“Many highly-qualified soldiers are getting out because the profession is no longer attractive to them,” Robbe told German daily Bild on Monday. “They're called into deployment too often, and earn less than their civilian colleagues, but they're putting their lives and health on the line.”
The Bundeswehr and government policy must react quickly, Robbe said. “It's already five past twelve,” he said, adding that friendly indifference won't be enough. “The soldiers put their necks out for German interests, therefore they have a right to expect the most in protection, the best equipment and our moral backing.”
In a few weeks the German parliament is set to decide on an extension of the country's Afghanistan mandate, a clear approval of which is fundamentally important, Robbe told the paper.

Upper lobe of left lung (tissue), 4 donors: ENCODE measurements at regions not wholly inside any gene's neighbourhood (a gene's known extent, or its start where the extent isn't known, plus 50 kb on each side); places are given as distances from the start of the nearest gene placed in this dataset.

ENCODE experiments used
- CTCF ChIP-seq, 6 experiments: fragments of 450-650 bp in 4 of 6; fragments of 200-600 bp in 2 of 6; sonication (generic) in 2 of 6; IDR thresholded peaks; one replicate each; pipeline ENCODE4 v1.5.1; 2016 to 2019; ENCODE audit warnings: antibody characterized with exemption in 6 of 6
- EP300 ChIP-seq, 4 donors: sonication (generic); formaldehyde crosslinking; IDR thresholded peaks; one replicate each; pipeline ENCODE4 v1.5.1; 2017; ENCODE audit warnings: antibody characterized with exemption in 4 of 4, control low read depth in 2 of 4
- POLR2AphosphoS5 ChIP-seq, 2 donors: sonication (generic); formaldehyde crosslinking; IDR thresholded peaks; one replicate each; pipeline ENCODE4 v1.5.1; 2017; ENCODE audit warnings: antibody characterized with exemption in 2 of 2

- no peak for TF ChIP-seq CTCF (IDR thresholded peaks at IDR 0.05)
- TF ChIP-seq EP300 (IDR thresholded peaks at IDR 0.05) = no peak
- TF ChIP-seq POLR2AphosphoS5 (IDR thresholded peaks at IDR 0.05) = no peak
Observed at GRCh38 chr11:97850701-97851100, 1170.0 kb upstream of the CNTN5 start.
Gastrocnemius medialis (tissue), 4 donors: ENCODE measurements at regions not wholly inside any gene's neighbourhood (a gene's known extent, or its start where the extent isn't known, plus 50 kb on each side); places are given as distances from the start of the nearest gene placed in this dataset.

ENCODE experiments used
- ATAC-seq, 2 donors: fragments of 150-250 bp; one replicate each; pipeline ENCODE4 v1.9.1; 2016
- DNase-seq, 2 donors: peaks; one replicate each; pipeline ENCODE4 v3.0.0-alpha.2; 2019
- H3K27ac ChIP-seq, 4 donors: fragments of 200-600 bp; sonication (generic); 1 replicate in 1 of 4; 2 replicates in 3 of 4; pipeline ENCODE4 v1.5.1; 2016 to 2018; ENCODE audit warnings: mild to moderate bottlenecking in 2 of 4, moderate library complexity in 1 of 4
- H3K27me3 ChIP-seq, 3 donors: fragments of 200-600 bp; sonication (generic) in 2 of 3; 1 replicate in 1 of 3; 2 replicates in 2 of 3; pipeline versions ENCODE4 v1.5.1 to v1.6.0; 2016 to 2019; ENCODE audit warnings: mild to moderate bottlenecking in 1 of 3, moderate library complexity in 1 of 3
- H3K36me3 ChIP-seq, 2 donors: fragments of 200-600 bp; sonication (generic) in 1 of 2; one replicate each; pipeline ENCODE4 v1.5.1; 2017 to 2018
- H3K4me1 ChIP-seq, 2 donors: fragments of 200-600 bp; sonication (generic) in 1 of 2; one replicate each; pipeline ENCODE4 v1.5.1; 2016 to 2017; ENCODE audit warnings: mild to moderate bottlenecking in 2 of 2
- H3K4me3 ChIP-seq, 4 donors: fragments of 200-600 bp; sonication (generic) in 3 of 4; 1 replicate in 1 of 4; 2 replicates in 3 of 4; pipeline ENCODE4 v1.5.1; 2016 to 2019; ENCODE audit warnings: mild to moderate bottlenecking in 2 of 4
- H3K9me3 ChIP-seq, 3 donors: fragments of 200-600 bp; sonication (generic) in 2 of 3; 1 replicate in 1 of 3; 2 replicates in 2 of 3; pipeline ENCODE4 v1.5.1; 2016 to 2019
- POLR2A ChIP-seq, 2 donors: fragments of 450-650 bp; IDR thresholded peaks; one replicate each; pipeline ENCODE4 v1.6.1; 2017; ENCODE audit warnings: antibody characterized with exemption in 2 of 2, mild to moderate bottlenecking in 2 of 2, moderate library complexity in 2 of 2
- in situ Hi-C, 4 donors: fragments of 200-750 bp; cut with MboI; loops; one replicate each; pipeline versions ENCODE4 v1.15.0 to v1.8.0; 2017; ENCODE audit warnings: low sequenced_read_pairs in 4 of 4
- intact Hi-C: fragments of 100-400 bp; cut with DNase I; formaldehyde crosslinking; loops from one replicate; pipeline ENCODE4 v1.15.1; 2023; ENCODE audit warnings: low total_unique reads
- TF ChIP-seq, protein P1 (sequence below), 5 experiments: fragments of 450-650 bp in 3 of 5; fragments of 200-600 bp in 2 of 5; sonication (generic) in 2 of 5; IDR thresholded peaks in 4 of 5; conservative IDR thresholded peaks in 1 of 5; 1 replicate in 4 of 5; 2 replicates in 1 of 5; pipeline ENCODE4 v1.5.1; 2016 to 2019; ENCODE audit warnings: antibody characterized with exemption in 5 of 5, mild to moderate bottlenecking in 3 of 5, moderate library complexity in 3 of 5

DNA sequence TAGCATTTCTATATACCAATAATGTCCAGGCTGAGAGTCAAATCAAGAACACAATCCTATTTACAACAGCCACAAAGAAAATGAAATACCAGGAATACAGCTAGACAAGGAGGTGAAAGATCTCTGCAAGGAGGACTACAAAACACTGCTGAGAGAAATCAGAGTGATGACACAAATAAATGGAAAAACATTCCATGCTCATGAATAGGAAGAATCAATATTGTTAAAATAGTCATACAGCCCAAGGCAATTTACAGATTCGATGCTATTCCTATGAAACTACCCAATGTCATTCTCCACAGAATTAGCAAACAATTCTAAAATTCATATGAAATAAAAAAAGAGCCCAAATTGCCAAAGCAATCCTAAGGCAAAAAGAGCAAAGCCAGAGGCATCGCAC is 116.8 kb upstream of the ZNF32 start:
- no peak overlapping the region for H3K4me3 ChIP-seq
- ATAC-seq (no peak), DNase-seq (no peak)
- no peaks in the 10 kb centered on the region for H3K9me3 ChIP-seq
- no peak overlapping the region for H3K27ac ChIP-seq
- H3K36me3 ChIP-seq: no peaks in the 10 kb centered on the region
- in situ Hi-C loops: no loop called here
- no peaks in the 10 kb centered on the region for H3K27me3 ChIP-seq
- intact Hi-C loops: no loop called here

German soldiers have been the object of several attacks in recent weeks as violence intensifies in Afghanistan, where some 3,500 troops are deployed as part of the NATO military alliance's ISAF. A German soldier was killed recently when an IED (improvised explosive device) exploded next to an eight-vehicle German convoy patrolling the outskirts of Kunduz where the German military has its base. The Taliban claimed responsibility for the attack.
Another deadly incident also stoked growing domestic opposition to the German deployment in the NATO-led International Security Assistance Force (ISAF) in Afghanistan after German troops killed two children and a woman at a security checkpoint.